4 Key Traits of Great Competitive Gamers
When they first started playing Magic: The Gathering competitively, you probably couldn’t have told that Reid Duke, Yuuya Watanabe, and Owen Turtenwald were going to be some of the best players in the world.
It all starts so simply. Going to your FLGS and buying a couple boosters, a starter set of Space Marines, or a starter set of Cryx. But how do you turn that into a successful competitive pursuit (or career in some cases)?
Well I can’t tell you that exactly. What I can tell you is what makes players like Reid Duke so successful. And who knows maybe if you pick up some of these traits yourself, we’ll see you on the Wizards of the Coast top 25 rankings page.
4 Traits of Great Competitive Players
1. Players are resilient
There is a great saying in college sports by the legendary “Coach K” at Duke University, “Next Play”.
The thought behind it is if you miss an easy shot, screw up an open pass, or generally fall flat on your face – just keep going. You don’t have time wallow in the mistakes you make. Pick yourself up, dust yourself off, and move on to the next turn/game.
In competitive gaming you need to learn how to keep your focus under pressure. Whether you are not getting the cards you need from your deck, or your dice keep turning up “1’s”, you have to be able to refocus and move on to the next play.
2. Players are prepared to take risks
Often the greatest strategies are the ones that expose you to the biggest possible failures. It’s almost a law of nature, considering how often it’s true. Whether it is investing money, starting a business, or yes even competitive gaming.
I remember when I was playing 7th edition Warhammer Fantasy in organized competitive play. At the time one of the most successful “builds” was to take a Chaos Sorcerer of Tzeentch, and have him ride a giant Chaos Dragon. The Sorcerer would spend the whole game flying around avoiding enemy troops while casting the devastating spell Infernal Gateway. The only problem was that the spell was difficult to cast (requiring a very high roll of the dice), but if successfully cast it could easy destroy and entire unit of elite infantry.
A lot of player tried to copy this style of play, but only the truly great players were able to do so successfully. Using the sorcerer this way took up a lot of resources for your army. If you were able to mitigate how much you were losing, and have you army work to benefit the sorcerer you could get a lot of success from your model.
While I am not saying your every army or deck should focus on taking such high risks. You should be ready to take risks. And try so very unconventional tactics that could lead in you in a new direction.
3. Players don’t shy away from the hard matches
If you want to be a great competitive player, you need to be ready to get out your decks, setup your play mat, and play against the hardest matchups you can find. A great example of this is when I playing Warhammer 40k competitively.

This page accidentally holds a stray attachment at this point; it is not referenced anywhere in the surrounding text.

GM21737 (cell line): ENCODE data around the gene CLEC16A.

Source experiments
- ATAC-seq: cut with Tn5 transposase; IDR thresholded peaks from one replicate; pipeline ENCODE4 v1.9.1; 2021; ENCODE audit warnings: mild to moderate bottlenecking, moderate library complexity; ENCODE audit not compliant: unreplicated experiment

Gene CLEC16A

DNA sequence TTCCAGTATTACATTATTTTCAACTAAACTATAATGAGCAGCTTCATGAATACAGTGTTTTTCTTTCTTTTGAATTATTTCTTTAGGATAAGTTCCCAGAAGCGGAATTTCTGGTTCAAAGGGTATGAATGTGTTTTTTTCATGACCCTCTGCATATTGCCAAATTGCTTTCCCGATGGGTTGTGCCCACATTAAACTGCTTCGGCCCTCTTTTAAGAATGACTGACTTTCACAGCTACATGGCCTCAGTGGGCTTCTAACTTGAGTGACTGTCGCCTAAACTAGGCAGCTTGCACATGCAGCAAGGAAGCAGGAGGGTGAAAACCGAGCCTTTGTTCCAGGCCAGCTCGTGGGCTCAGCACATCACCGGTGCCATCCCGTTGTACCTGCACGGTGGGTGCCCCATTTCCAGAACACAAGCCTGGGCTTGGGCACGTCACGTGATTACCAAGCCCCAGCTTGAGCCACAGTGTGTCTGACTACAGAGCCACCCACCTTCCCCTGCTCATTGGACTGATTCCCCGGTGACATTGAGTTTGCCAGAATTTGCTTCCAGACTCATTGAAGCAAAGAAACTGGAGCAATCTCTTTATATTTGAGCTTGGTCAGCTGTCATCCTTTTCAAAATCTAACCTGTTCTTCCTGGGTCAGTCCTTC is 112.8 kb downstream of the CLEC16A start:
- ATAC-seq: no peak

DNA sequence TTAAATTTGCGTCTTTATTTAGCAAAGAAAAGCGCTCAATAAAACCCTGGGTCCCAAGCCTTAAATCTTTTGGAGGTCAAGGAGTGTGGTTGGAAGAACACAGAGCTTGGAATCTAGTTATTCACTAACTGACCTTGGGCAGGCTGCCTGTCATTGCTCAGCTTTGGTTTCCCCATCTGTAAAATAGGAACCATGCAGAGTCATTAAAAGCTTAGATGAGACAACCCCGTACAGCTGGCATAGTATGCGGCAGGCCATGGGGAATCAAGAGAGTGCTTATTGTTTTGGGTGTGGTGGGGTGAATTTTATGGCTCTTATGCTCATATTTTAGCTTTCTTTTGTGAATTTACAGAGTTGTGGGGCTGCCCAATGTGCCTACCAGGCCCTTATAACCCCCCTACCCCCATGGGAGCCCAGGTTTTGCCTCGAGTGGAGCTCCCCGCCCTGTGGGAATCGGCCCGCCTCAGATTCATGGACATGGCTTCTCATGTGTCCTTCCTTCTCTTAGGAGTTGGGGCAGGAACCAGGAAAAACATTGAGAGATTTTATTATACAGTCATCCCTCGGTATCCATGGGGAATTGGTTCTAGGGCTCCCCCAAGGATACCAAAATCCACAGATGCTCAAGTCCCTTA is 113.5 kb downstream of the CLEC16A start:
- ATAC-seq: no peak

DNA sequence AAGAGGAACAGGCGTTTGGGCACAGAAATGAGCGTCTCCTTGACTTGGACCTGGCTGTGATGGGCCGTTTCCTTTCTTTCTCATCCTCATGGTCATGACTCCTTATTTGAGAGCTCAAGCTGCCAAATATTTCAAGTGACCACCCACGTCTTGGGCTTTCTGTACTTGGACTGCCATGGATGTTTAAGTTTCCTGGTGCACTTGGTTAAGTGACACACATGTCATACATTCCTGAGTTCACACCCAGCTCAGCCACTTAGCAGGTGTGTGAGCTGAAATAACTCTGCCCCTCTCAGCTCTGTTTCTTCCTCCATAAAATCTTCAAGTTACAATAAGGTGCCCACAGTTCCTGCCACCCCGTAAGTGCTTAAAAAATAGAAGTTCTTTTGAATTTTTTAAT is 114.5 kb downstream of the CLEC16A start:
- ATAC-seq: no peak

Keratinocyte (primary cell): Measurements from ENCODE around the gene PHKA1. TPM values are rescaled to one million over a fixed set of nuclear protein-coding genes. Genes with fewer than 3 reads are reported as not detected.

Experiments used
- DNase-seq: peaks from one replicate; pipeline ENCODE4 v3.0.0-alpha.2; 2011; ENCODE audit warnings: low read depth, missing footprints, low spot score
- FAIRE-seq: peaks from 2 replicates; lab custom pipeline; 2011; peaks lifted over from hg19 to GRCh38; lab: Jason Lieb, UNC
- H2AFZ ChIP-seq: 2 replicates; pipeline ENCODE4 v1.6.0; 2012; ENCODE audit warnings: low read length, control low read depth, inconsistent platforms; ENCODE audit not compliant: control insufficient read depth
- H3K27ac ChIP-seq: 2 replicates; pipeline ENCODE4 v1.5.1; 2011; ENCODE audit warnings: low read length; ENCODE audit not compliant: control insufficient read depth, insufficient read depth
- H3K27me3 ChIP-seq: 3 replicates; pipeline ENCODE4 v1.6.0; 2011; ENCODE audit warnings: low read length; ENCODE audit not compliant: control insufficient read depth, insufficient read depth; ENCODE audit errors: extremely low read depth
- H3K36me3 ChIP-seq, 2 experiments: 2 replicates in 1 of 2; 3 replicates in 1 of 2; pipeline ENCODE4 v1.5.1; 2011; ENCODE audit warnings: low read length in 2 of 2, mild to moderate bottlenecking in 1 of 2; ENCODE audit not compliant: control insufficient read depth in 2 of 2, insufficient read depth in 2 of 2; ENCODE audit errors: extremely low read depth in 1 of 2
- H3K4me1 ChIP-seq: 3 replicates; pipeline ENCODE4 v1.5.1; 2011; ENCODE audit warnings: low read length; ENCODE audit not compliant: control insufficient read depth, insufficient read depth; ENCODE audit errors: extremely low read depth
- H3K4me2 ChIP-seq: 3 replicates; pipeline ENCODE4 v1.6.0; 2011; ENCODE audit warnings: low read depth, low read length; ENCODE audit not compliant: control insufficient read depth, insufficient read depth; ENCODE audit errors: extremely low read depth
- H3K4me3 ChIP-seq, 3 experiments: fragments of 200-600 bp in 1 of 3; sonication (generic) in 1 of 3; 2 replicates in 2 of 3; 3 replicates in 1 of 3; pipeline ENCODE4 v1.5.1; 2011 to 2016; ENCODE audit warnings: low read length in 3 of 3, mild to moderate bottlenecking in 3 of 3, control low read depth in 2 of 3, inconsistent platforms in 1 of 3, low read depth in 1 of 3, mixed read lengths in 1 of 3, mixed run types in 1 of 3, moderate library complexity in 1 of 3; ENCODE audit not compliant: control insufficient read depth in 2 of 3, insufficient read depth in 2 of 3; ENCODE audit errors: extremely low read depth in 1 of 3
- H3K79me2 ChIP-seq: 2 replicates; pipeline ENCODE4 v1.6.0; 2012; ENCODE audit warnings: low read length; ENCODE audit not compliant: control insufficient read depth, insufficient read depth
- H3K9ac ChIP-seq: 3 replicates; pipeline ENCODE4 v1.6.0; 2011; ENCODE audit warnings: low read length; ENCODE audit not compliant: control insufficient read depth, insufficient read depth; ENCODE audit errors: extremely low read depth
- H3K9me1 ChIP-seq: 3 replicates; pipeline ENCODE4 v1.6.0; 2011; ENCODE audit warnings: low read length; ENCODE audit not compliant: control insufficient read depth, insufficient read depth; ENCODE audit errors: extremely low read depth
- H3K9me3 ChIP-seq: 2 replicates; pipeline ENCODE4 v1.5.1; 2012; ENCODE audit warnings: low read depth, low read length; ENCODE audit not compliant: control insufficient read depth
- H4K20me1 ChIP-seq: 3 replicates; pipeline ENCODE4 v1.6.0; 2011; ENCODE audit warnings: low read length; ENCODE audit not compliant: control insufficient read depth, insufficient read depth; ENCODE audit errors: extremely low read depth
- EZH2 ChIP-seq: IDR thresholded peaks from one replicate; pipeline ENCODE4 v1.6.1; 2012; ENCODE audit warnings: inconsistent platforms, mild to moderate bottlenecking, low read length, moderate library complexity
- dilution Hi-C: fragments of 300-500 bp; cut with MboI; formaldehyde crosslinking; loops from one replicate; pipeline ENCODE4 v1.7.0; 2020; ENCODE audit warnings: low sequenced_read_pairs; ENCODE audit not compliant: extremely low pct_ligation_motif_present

At the time I was playing as the Eldar (space elves) with a large force mostly comprised of fast moving, lightly-ish armored hover tanks called Wave Serpents. It was a good army. One that I had meticulously theory-crafted pouring over the various army rulebooks and potential matchups.
The one drawback is that the Eldar were notorious for not being able to stand up against a large number of enemy armored vehicles. There problem was that most of their anti-tank weapons were short ranged and lightly armored. So they could deal with one threat very efficiently, but it was unlikely that they could live long enough to ever make it to a second threat once the first was handled.
This was a problem. And it was not something I could easily mitigate by changing my army, as it was a problem with the entire faction. So, how did I learn to overcome this issue and get several overall tournament wins with my Eldar?
I played against my worst possible matchup. Not just once, but dozens of times. I threw them at a heavily armored Space Marine: Blood Angel force as many times as I could bare it (6 Predator Tank build for those who know). And I lost a lot of them. Oh boy did I lose a lot. But I also learned. I learned exactly what the limitations of my army was. And rather than try and change my list because of one limitation, I learned how to best play against it. How to change the way I approached that specific matchup to suffer the least. My thought was that if I could at least pull a draw against that kind of army, I could make up the points in my other games during tournament play and still place well.
And you know what, it worked. When I faced heavy army lists, I knew my limitations. I would try and play for the draw rather than over-extend myself and suffer a bigger loss. That way I could still stay in the running, and try to capitalize on the games where I had a better matchup.
4. Most importantly, they never lose their passion
Passion is everything when it comes to performing in competitive play. The best players in the tournament circuits would not have gotten there if their love of the game hadn’t been there. There is a certain amount of dedication required to get to a higher level of play, and your passion is one of the few things that can get you there.
The best Magic: The Gathering (MTG) players in the world eat, sleep, and breathe MTG. Its their passion that gets them to pour over every new card, and spend hours analyzing card combinations and uses. Never forget why you first loved the game, and you will stay with it.
Thanks for reading, and enjoy gaming.